Under the Ministry of Planning and Sustainable Development there are at least five entities: (9) CARIRI’s Centre for Enterprise Development (CED – building capacity and capability for enterprise creation); (10) Economic Development Board (EDB – reshaping strategies for economic development by facilitating diversification and achieving a diversified economy within the framework of sustainable development); (11) Council for Competitiveness and Innovation (CCI – taking action to make firms more competitive and expand exports); (12) Ideas to Innovation (i2i – a CCI competition to become a vehicle for the development of ideas with commercial potential) and (13) Caribbean Climate Innovation Centre (CCIC – a Jamaica Science Research Council/CARIRI partnership to increase enterprise development of local climate technologies).

Under the Ministry of Finance and Economy there is at least one entity: (14) Trinidad and Tobago Investment Finance Centre (TTIFC – attracting and facilitating foreign direct investment in the Financial Services sector, that would enhance the growth and diversification of the economy by creating sustainable employment).

Under the Ministry of Education there is at least one entity: (15) The Lok Jack Graduate School of Business, University of the West Indies, St Augustine (BIZBOOSTER – primarily a SME growth centre and commercial business incubator facilitating access to space, funding, training and mentoring for start-ups and existing companies). In addition, there is at least one non-government organisation: (16) Youth Business Trinidad and Tobago (YBTT – helping young persons to work for themselves by providing access to business loans and business mentoring).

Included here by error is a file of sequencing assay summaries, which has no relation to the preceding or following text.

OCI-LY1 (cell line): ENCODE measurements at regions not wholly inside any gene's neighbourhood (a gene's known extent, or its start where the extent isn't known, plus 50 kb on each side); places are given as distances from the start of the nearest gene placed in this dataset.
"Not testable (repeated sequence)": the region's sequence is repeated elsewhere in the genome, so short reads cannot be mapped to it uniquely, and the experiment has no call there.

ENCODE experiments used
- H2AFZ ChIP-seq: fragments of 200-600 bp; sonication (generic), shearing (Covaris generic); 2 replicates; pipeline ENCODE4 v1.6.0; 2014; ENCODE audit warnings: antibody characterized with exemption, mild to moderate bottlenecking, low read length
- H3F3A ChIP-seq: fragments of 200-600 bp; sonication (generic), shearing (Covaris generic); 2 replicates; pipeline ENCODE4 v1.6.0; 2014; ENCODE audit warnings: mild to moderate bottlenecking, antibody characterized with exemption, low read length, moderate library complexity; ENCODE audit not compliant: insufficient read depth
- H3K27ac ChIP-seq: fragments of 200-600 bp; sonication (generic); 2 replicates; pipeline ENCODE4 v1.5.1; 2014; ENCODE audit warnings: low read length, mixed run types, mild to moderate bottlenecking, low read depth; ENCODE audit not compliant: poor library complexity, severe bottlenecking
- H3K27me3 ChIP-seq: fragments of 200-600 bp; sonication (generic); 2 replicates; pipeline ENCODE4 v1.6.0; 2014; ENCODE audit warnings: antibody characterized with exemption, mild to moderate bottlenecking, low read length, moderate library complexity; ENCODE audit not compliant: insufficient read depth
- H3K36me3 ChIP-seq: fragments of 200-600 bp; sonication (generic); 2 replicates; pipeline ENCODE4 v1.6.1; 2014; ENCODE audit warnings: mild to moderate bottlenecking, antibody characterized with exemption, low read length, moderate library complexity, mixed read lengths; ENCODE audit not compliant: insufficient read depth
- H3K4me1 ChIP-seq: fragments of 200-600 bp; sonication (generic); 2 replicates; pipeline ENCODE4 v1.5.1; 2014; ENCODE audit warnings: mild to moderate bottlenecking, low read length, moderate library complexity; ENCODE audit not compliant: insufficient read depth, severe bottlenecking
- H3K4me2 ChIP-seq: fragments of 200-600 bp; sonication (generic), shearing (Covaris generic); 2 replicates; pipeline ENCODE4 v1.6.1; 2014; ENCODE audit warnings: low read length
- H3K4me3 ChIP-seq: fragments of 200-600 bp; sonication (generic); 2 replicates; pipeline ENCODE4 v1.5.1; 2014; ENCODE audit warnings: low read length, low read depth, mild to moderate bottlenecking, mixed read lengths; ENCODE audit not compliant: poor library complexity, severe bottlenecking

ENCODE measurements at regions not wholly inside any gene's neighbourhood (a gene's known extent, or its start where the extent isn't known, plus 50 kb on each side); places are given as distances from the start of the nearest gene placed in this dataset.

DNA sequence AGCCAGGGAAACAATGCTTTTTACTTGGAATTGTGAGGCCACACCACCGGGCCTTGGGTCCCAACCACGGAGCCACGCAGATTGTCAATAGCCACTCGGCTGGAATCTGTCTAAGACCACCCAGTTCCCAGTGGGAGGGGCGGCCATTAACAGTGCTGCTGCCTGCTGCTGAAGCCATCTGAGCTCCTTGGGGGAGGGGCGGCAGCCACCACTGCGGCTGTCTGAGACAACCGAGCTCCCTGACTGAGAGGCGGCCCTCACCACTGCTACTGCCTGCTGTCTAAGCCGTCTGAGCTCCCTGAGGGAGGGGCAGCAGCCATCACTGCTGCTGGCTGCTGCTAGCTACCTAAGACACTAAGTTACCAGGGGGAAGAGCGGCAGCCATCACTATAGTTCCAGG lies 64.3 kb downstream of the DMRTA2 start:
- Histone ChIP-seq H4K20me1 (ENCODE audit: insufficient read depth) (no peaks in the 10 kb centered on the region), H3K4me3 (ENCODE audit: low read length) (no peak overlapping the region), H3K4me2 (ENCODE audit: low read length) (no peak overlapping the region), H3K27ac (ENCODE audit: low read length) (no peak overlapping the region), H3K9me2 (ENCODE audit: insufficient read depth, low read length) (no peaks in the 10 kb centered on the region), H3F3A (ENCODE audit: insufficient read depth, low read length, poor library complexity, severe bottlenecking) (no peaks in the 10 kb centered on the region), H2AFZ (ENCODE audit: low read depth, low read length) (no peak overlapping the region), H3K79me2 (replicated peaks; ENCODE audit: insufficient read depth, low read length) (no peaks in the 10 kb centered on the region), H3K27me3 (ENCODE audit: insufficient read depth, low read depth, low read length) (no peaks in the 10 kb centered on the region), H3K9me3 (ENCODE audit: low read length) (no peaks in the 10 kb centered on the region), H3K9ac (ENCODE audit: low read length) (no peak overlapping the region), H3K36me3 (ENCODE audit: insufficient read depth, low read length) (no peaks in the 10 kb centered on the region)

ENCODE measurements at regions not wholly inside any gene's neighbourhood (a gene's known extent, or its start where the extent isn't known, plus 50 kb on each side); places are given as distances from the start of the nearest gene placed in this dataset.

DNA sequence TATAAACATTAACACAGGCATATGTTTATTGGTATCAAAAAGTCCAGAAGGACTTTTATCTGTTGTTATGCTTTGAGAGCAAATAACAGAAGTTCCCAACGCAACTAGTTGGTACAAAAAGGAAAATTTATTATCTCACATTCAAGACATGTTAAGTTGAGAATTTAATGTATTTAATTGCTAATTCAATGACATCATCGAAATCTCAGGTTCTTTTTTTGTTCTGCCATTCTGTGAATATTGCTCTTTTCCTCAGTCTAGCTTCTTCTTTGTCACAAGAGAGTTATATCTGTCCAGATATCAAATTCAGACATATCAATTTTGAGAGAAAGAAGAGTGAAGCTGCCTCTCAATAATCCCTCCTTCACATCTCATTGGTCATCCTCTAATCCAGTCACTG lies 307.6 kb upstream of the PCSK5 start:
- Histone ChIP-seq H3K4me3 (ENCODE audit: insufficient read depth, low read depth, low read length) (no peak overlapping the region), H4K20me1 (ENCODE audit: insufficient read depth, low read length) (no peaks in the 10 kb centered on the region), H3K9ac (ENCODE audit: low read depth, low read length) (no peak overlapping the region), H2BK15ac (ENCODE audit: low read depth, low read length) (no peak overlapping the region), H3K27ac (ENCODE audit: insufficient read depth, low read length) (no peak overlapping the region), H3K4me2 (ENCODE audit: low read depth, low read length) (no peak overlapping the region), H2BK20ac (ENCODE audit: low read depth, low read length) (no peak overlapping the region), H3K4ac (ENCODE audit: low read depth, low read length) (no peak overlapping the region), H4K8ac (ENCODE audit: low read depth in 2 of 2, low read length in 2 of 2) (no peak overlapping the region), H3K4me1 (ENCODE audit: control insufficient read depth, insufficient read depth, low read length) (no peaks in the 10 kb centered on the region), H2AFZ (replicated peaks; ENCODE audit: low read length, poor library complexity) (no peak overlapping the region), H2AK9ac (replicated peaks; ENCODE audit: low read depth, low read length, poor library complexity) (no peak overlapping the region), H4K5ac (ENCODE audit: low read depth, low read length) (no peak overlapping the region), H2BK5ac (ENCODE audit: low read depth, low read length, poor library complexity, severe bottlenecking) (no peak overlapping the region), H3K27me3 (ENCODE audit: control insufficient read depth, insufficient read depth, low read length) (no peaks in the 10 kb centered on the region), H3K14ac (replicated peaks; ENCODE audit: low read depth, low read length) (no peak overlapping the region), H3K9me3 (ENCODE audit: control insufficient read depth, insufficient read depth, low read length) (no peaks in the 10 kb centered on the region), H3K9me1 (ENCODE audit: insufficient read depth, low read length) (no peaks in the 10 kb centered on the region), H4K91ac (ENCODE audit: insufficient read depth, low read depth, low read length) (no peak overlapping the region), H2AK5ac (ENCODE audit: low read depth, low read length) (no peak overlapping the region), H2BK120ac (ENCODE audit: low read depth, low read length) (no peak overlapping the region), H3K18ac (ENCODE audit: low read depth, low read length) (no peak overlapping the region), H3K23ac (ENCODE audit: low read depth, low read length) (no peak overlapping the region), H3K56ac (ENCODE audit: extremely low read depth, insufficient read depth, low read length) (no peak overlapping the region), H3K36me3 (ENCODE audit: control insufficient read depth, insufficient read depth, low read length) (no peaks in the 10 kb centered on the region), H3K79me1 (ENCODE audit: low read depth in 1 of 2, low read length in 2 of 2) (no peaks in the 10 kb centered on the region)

My observation is that each of these entities is either providing or has the potential to provide a service(s) to entrepreneurs, as they set about developing their enterprises. Each entrepreneur has the same basic needs: quick response investment capital, life coaching and business mentoring. As far as I am aware there has been no objective assessment of the collective success of the above 16 entities in terms of their existing or potential contribution to economic growth, one enterprise after another.

Another observation is that access to quick response investment capital is the biggest single constraint to enterprise development, even though Trinidad and Tobago is blessed with one of the strongest financial sectors in the Caribbean. There is need for a single national quick response seed/equity fund which can be painlessly, prolifically and profitably funded by the private sector, with incentives from Government, to the benefit of all. Life coaching leaves much to be desired and business mentoring has to be taken to a higher level.

The CBET Shepherding Model has addressed all these issues, why reinvent the wheel? My passion, as a Caribbean consultant with over 45 years professional experience, is “Shepherding for Business Success”. The Shepherding process not only enhances the rate of business success but also acts as the collateral which protects the financial investment.

(Dr. Basil Springer GCM is Change-Engine Consultant, Caribbean Business Enterprise Trust Inc. - CBET - Columns are archived at www.cbetmodel.org)